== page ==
Therefore, the last question that has been required of us to answer is whether or not the definition that had been provided earlier in the questions is an example of propaganda or not. In order to answer such a question, we must approach it not only from the point of view of analysis but also from linguistics as well.
Although the definition above should have been a non-propaganda definition, the mere existence of the word manipulative poses a negative propaganda effect to the definition of propaganda in the first place. This is comparable to a more obscure self referring mathematical formula that when entered into a graphing mechanism, creates a graph of the formula itself. In the definition of the broadband that we discover above, we immediately see that it is delivering negative propaganda to propaganda as a whole. Again, however, because we have already indicated that propaganda is negative in the first place from the point of view of definition, it is not our role to indicate whether or not such a propaganda definition of propaganda is negative in the first place.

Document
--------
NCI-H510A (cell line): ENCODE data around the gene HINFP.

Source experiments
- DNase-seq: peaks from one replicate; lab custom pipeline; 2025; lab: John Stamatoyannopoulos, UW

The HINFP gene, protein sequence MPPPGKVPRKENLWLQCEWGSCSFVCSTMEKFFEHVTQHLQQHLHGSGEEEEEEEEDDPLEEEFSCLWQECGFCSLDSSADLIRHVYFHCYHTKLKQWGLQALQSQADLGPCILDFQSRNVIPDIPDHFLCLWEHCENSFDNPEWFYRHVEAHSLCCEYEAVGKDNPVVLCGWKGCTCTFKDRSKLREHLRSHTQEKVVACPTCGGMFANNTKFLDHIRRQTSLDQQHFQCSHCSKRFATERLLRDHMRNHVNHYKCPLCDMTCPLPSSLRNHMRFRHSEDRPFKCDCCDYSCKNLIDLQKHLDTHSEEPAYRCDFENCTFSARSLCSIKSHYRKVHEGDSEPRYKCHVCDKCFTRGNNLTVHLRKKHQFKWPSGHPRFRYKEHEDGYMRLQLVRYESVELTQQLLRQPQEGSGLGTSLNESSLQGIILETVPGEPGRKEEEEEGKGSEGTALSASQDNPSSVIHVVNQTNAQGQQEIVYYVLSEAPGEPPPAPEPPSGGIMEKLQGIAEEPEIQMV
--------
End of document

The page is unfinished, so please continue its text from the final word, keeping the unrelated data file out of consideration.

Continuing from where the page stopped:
Cohen, E. D., & Elliott, D. (1997). Journalism ethics (p. 196).
Cull, N. J., Culbert, D. H., & Welch, D. (2003). Propaganda and mass persuasion (p. 479).
Cunningham, S. B. (2002). The idea of propaganda (p. 231).
Iggers, J. (1999). Good news, bad news (p. 179).
Jowett, G., & O’Donnell, V. (2006). Propaganda and persuasion (p. 422).
Merrill, J. C. (1997). Journalism Ethics (p. 248).
Pratkanis, A., & Aronson, E. (1998). Age of Propaganda (p. 352).
Sanders, K. (2003). Ethics & journalism (p. 196).
Seib, P. M. (1994). Campaigns and conscience (p. 160).